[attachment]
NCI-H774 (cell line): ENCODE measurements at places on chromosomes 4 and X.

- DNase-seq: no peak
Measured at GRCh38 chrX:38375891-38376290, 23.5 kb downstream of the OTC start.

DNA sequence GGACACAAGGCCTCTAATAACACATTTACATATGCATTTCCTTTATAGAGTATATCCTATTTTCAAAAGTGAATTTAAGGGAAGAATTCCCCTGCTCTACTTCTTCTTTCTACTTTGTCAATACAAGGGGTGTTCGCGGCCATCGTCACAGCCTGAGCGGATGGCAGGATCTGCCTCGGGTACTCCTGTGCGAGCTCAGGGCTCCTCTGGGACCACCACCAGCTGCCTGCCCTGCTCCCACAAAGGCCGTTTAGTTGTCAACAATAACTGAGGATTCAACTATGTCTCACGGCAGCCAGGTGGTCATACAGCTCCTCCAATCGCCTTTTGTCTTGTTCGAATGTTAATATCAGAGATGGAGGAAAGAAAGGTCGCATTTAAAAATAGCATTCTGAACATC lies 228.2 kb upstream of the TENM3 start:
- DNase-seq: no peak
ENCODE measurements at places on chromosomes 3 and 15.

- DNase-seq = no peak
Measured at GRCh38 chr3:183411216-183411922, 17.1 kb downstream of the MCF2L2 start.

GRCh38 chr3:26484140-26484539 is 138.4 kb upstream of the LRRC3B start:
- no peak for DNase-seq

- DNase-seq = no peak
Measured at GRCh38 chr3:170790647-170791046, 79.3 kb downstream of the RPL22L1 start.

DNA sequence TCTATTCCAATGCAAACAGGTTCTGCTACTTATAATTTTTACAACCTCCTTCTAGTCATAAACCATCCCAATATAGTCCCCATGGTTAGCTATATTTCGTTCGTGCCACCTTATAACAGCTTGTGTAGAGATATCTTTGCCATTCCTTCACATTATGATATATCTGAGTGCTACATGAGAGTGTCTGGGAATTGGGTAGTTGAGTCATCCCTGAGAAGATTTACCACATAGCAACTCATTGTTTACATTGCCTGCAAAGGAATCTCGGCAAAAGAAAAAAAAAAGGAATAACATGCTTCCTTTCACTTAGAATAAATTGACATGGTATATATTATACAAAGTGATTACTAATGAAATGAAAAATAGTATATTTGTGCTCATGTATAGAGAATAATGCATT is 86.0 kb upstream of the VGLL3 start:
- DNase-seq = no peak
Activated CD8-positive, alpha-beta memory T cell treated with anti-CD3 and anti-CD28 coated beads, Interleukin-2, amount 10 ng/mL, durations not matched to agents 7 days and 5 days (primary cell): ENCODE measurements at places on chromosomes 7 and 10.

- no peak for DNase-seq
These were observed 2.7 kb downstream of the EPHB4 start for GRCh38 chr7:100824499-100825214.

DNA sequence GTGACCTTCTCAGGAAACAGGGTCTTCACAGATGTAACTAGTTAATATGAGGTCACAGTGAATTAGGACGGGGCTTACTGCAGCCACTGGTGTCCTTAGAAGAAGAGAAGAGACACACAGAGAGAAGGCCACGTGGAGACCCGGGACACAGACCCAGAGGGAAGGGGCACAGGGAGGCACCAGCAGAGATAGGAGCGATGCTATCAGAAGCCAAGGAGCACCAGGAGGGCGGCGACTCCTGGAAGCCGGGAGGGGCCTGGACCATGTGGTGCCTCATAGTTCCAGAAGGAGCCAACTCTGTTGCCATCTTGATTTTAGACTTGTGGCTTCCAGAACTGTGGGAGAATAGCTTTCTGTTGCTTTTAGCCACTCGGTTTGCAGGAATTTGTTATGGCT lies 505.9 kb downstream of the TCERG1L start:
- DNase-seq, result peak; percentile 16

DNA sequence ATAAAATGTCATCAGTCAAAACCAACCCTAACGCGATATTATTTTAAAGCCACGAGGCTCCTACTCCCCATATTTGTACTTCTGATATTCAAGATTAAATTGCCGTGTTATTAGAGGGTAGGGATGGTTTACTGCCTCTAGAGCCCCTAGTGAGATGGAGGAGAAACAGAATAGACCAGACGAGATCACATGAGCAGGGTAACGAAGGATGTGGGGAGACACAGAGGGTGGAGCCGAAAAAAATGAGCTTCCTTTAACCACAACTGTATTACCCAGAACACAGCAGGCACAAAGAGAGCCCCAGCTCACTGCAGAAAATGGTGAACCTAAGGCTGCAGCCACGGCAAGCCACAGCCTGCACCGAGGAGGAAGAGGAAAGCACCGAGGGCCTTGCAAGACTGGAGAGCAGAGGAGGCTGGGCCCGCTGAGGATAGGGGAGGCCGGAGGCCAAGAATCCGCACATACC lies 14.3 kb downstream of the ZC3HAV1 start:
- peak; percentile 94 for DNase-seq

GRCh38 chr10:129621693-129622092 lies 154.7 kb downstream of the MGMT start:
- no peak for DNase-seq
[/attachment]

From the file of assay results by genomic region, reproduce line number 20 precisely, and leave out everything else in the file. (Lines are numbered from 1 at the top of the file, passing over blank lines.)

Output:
DNA sequence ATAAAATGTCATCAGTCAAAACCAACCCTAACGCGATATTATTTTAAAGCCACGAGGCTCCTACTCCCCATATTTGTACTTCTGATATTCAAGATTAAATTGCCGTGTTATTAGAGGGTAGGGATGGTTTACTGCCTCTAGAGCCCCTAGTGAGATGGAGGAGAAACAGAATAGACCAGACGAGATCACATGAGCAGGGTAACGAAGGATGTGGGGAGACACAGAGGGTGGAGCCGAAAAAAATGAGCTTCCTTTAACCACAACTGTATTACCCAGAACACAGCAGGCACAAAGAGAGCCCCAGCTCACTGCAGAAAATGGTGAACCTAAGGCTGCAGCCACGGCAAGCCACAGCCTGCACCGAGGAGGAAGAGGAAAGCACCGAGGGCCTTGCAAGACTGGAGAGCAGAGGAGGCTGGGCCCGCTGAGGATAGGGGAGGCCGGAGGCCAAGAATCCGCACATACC lies 14.3 kb downstream of the ZC3HAV1 start: